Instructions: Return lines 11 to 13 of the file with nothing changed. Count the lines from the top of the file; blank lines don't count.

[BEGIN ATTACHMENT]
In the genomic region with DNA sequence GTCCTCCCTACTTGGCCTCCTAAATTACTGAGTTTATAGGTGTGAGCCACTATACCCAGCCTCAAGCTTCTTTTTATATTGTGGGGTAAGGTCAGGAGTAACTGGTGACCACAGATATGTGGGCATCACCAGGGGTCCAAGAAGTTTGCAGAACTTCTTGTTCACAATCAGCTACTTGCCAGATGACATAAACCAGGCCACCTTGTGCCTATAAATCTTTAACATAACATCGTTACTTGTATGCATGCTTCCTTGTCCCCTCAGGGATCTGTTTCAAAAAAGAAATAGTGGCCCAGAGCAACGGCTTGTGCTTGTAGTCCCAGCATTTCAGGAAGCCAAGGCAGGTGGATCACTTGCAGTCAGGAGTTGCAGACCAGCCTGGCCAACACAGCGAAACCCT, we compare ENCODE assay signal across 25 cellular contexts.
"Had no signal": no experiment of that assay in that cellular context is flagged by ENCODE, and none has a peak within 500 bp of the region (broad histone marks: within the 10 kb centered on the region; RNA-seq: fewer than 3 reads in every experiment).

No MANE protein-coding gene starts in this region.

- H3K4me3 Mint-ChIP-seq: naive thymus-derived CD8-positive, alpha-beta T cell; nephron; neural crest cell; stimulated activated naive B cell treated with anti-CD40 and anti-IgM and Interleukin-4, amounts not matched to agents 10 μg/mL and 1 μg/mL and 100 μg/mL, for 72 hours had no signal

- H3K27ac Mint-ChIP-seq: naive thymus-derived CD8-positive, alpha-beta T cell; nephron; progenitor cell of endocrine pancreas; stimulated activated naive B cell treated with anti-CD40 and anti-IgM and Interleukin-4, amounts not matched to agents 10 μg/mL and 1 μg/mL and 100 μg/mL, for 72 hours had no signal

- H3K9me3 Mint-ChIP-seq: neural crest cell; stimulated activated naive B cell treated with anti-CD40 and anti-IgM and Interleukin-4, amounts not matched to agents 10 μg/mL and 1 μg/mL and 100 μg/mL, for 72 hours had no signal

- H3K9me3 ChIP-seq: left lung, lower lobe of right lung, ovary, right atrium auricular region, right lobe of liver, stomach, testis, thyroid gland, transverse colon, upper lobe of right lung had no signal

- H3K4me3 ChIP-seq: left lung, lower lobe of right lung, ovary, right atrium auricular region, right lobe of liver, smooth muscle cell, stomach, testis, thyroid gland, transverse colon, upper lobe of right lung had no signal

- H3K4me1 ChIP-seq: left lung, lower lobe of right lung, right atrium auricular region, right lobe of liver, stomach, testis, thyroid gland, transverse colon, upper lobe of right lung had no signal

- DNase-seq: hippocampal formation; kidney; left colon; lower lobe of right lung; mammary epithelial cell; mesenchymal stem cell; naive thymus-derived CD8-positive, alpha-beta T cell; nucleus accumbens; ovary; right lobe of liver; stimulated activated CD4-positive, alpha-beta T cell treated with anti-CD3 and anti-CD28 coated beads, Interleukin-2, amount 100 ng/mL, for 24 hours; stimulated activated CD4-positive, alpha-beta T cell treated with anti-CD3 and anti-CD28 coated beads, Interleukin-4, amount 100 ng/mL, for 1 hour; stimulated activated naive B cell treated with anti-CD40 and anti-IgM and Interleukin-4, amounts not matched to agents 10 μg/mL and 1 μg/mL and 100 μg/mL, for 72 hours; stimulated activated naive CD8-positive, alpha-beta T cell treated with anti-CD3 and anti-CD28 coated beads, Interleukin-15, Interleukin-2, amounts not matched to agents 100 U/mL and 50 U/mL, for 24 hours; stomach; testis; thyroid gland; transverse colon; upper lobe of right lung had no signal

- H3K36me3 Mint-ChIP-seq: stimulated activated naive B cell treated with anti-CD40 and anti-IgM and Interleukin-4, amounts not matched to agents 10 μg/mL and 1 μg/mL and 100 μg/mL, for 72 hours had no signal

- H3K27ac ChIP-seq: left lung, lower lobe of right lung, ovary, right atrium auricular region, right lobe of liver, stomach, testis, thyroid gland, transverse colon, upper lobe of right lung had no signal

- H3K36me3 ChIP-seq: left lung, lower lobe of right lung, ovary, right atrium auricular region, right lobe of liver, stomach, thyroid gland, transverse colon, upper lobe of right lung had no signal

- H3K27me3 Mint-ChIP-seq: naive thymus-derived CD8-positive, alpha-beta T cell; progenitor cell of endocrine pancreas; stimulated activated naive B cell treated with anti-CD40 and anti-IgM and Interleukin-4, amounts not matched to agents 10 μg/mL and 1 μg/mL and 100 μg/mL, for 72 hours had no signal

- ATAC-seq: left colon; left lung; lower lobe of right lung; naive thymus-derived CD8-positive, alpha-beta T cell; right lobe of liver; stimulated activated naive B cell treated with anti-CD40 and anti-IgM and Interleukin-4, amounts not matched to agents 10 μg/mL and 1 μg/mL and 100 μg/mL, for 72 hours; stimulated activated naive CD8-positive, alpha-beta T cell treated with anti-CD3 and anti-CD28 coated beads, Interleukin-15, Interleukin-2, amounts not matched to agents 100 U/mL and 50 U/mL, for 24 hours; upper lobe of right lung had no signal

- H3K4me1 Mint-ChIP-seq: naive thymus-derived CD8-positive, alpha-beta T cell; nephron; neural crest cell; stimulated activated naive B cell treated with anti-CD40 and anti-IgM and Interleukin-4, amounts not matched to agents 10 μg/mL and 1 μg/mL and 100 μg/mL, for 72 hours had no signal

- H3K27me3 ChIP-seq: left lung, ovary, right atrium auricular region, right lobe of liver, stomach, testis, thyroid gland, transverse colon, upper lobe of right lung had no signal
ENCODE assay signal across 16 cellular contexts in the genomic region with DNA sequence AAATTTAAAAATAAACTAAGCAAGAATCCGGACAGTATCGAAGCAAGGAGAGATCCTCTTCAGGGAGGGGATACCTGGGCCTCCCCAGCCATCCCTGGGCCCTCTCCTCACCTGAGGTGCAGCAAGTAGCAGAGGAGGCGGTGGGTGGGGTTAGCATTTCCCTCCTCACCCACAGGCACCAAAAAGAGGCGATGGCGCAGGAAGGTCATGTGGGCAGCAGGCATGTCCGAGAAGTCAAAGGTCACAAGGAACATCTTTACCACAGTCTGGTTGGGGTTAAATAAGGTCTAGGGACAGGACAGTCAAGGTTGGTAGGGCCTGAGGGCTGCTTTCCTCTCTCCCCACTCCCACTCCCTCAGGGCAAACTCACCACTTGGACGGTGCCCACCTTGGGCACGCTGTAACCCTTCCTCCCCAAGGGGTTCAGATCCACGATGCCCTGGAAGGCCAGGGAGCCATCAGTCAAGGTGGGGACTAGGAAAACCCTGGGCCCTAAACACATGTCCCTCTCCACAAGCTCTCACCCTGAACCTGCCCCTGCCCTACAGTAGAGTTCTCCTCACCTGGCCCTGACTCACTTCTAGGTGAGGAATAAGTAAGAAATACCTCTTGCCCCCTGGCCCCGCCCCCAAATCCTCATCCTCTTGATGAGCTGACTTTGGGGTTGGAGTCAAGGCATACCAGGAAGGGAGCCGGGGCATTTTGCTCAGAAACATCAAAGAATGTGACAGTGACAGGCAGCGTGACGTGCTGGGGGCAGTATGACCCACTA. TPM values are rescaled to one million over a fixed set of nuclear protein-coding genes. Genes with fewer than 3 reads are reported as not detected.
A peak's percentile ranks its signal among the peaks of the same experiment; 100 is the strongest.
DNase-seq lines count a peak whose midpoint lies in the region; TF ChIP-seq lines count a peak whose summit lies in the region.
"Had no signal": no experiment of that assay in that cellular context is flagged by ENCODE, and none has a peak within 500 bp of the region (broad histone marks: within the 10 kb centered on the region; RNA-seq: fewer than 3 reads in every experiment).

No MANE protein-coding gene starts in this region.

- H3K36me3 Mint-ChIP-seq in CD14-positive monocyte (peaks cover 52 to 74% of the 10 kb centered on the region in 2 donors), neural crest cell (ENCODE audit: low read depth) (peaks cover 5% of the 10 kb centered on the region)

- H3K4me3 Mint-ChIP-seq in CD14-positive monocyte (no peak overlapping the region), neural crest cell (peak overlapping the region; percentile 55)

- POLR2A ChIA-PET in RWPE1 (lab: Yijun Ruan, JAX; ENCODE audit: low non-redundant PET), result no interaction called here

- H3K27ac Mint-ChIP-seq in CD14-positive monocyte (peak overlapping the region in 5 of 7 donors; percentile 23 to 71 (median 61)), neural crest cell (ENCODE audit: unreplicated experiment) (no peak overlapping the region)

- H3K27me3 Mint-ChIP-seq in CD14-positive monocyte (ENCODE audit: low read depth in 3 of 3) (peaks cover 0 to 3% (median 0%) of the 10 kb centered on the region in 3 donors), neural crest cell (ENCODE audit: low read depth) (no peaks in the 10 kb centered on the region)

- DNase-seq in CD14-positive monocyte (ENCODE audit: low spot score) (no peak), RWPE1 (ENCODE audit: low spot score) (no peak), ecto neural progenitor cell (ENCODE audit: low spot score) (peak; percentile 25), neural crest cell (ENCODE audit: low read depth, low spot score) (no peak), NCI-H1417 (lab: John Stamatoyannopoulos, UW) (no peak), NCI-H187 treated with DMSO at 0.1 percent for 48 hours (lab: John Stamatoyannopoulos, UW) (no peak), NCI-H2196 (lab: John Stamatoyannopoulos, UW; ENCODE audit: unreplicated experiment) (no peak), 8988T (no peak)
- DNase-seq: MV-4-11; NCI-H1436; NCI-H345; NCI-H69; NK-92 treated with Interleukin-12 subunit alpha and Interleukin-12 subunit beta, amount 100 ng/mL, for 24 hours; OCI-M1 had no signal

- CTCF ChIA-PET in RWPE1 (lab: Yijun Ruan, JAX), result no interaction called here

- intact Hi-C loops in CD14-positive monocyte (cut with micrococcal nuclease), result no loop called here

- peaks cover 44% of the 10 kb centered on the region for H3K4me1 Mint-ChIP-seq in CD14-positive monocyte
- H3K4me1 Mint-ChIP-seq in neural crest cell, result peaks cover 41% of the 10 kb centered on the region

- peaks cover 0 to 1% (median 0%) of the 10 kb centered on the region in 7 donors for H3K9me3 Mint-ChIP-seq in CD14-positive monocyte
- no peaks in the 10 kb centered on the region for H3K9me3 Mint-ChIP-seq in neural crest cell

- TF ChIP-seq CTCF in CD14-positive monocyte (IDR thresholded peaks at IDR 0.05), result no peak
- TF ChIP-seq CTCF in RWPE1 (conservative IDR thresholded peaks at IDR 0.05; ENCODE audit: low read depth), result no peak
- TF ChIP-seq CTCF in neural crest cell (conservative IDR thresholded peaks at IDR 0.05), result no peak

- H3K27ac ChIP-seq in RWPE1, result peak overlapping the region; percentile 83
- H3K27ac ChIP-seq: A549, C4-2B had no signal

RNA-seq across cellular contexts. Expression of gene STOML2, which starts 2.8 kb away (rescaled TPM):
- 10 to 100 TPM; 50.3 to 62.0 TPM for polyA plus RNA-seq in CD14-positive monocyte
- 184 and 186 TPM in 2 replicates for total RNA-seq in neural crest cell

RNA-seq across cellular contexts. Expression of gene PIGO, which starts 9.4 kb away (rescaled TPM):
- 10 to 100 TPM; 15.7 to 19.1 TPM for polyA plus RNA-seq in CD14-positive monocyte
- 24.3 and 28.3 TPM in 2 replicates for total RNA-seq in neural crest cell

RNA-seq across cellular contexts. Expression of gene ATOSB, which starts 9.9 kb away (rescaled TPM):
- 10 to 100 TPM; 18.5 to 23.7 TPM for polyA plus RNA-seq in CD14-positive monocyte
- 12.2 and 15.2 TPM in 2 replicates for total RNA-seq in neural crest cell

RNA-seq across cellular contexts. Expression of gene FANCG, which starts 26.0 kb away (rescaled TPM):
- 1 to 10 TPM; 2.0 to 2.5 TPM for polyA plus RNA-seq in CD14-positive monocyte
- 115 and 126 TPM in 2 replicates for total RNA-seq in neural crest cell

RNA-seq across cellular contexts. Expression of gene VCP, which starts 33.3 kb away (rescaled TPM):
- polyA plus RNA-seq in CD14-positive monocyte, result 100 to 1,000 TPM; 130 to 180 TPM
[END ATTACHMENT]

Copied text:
- H3K36me3 Mint-ChIP-seq: stimulated activated naive B cell treated with anti-CD40 and anti-IgM and Interleukin-4, amounts not matched to agents 10 μg/mL and 1 μg/mL and 100 μg/mL, for 72 hours had no signal

- H3K27ac ChIP-seq: left lung, lower lobe of right lung, ovary, right atrium auricular region, right lobe of liver, stomach, testis, thyroid gland, transverse colon, upper lobe of right lung had no signal

- H3K36me3 ChIP-seq: left lung, lower lobe of right lung, ovary, right atrium auricular region, right lobe of liver, stomach, thyroid gland, transverse colon, upper lobe of right lung had no signal